It cannot have escaped anyone’s notice that women are greatly in the minority in the catering equipment industry, especially in senior positions. Indeed, when Catering Insight published an editor’s column about female representation in the sector, it garnered many positive responses from those at the coal face.
Delving deeper into this subject, we posed some searching questions to women in this business. For instance, Cathy Wilcox, director at distributor, WilcoxBurchmore, feels that this industry is seen as male dominated. “Even the term ‘heavy equipment’ somehow isn’t attractive to women,” she commented. “Project work involves going on site, which some women may not like, and also it is seen as quite technical – so maths and physics have been traditionally male subjects.”
However, in her experience, she feels she’s actually been treated a lot better than her male counterparts at times. “On site at meetings, it can be a testosterone-fuelled environment,” she recounted. “But with a woman in the room, people are mindful of their language and tempers tend to be less frayed. I always offer to make the tea and take the notes so the men drop their guard and think ‘at least she’s not some contentious feminist’.”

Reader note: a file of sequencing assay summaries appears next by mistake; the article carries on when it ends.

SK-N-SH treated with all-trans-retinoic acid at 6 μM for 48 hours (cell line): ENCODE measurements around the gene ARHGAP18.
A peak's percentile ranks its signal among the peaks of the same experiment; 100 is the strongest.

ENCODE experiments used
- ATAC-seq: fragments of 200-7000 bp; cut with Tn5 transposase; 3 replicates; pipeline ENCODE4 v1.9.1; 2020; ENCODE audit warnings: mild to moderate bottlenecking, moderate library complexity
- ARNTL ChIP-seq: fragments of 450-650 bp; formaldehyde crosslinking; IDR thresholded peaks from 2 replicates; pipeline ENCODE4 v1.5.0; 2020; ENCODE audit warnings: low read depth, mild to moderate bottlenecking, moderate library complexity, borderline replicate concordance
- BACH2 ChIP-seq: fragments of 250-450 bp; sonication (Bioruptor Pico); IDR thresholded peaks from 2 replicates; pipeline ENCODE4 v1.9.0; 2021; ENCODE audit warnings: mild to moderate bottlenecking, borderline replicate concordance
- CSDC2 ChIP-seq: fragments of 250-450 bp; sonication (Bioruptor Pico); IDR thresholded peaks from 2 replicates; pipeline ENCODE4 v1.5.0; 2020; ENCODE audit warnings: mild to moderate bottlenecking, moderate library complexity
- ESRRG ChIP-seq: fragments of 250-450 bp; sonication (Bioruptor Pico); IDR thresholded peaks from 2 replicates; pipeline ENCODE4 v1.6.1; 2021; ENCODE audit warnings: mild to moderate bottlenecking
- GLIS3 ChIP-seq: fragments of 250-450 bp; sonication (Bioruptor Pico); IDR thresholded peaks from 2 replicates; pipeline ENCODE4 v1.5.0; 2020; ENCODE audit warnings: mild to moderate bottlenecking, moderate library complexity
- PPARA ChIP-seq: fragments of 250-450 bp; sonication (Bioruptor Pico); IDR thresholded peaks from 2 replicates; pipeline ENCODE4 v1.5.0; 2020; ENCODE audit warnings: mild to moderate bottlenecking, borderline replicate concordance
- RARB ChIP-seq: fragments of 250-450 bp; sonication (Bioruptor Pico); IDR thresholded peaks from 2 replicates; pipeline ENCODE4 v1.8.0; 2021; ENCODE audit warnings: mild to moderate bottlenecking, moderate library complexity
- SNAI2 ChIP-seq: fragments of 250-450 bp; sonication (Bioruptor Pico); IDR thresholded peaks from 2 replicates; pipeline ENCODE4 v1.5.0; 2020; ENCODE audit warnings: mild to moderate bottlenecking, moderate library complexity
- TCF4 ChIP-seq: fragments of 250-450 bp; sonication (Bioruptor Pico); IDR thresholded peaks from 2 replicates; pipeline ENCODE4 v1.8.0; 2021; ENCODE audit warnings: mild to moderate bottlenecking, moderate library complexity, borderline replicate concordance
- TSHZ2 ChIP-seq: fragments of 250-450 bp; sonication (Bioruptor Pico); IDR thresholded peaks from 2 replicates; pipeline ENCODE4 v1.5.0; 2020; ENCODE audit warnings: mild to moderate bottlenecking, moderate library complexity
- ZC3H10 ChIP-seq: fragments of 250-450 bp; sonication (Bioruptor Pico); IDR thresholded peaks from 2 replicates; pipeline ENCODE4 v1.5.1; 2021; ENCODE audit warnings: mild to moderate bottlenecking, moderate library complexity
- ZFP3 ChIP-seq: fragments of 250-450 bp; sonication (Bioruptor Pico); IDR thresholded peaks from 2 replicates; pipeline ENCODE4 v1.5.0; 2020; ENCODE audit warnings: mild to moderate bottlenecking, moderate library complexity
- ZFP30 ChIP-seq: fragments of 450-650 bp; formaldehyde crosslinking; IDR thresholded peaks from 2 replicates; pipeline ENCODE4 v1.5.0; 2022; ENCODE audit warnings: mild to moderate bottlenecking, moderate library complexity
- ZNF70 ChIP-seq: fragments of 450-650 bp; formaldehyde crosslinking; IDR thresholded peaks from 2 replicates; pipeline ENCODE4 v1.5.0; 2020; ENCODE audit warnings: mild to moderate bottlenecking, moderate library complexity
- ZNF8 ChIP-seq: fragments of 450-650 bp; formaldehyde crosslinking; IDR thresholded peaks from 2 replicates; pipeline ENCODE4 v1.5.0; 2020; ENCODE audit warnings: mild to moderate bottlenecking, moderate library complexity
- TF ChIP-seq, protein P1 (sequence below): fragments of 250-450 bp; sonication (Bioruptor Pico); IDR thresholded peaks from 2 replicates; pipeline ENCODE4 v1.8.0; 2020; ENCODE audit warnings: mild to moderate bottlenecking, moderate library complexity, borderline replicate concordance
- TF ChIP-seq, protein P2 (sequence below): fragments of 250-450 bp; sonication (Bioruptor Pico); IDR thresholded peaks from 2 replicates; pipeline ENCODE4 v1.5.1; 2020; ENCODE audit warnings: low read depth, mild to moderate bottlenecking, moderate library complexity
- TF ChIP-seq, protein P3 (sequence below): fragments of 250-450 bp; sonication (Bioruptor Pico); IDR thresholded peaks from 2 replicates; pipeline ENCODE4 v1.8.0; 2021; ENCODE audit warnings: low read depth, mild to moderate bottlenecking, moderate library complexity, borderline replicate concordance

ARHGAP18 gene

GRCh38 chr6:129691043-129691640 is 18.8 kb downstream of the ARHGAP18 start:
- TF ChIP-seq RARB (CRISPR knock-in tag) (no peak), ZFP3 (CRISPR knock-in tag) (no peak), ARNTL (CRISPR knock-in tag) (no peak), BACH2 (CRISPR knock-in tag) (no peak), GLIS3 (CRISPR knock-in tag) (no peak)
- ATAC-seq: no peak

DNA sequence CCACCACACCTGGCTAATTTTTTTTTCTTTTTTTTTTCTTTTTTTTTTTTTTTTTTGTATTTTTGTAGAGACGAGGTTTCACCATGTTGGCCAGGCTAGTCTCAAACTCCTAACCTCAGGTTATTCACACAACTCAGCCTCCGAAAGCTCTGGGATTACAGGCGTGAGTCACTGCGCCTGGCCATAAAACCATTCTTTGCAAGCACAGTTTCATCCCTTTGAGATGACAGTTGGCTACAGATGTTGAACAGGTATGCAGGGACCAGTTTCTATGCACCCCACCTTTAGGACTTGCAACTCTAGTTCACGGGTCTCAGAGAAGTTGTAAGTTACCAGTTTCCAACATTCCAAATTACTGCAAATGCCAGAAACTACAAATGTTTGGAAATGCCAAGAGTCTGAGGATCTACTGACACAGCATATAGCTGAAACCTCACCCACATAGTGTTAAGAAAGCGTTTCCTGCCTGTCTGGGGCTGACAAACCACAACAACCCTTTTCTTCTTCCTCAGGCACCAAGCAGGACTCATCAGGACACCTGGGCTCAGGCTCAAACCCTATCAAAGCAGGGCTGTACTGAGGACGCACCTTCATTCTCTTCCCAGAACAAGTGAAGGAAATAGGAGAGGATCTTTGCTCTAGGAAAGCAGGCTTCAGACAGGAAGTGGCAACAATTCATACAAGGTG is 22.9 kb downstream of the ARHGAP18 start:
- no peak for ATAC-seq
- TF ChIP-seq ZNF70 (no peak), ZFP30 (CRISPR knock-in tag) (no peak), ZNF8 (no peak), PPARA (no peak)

She continued: “I think it’s a fabulous industry and have met good and bad people of both sexes. I have noticed a lot more women in the building field though.”
On the subject of whether the amount of women in the industry should be increased, Wilcox commented: “You can’t force anyone to take women on and women have to take into account the hours that are sometimes needed. During this summer I’ve needed to leave at 5am some days for early morning site meetings. Women with school age children may find this hard.”
She believes that the majority of staff in kitchen houses are men, apart from admin and accounts roles, estimating that there are probably only 10% of women active within the project sector. “There is a greater amount working for suppliers, percentage-wise, but it’s certainly not 50/50.”
Wilcox recalled: “I remember working for Carford and being overlooked for promotion twice. After 9 years I left to get promotion and then upon redundancy started WilcoxBurchmore. Good salaries could encourage more women into the sector, but are woman aware of the opportunities? Light equipment is certainly seen as more ‘applicable’ for a women.”